Jesus surpasses John, displaying more compassion than his stern predecessor, more love, and the world has never been the same.
Thing is, John saw it coming.
Oh, not the details. He didn’t know what was coming, just that something big was coming, and that his part in it was to stand on the threshold and open the door to it.
But John is not of the Jesus Movement. He doesn’t follow Jesus, he points to him, and then he fades from history. He is imprisoned, he is put to death. But even before those things happen, he travels about, pointing to his successor, “Behold the lamb of God!” Opening the door to the new thing is worth John’s life.
John’s entire ministry is about making himself obsolete. He points beyond himself to Jesus. He points to the man who takes his good idea—helping people to accept the forgiveness of God by acknowledging their guilt and symbolically washing away their sins—and transforms it into something far more real and life changing.
John points away from himself. But today I think we could use another look at him. Because we are in a time of transition ourselves.
Transitions are hard. We see it all around us. Transitions bring to light divisions that have been papered over for a long time—don’t tell anyone, but I kinda still miss the pews.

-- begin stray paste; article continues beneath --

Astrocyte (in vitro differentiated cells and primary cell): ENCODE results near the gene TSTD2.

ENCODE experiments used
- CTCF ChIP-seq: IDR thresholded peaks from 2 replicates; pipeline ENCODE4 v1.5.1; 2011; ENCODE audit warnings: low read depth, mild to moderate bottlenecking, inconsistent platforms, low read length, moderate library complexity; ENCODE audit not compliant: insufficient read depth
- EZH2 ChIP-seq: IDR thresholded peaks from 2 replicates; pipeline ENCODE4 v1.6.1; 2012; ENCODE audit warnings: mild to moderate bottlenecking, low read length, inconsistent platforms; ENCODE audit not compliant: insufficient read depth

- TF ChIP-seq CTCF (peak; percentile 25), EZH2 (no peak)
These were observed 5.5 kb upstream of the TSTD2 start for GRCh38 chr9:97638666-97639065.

But transitions also can reveal to us that our ideas, our ways of seeing the world, don’t describe it in a meaningful way anymore.
It doesn’t mean that they were wrong when we first found them. Dean William Inge once wrote that “It is the tendency of all symbols to petrify or evaporate, and either process is fatal to them.”
A symbol—or a word—petrifies when we begin to confuse the image with the greater reality it stands for. So we begin by using a metaphor to capture an experience, or an insight, but then we begin to treat the metaphor as fact, not an image. As Inge says, “when we think of time as a piece cut off from the beginning of eternity, so that eternity is only in the future and not in the present; when we think of heaven as a place somewhere else, and therefore not here; when we think of an upper ideal world which has sucked all the life out of this, so that we now walk in a vain shadow,—then we are paying the penalty for our symbolical representative methods of thought.”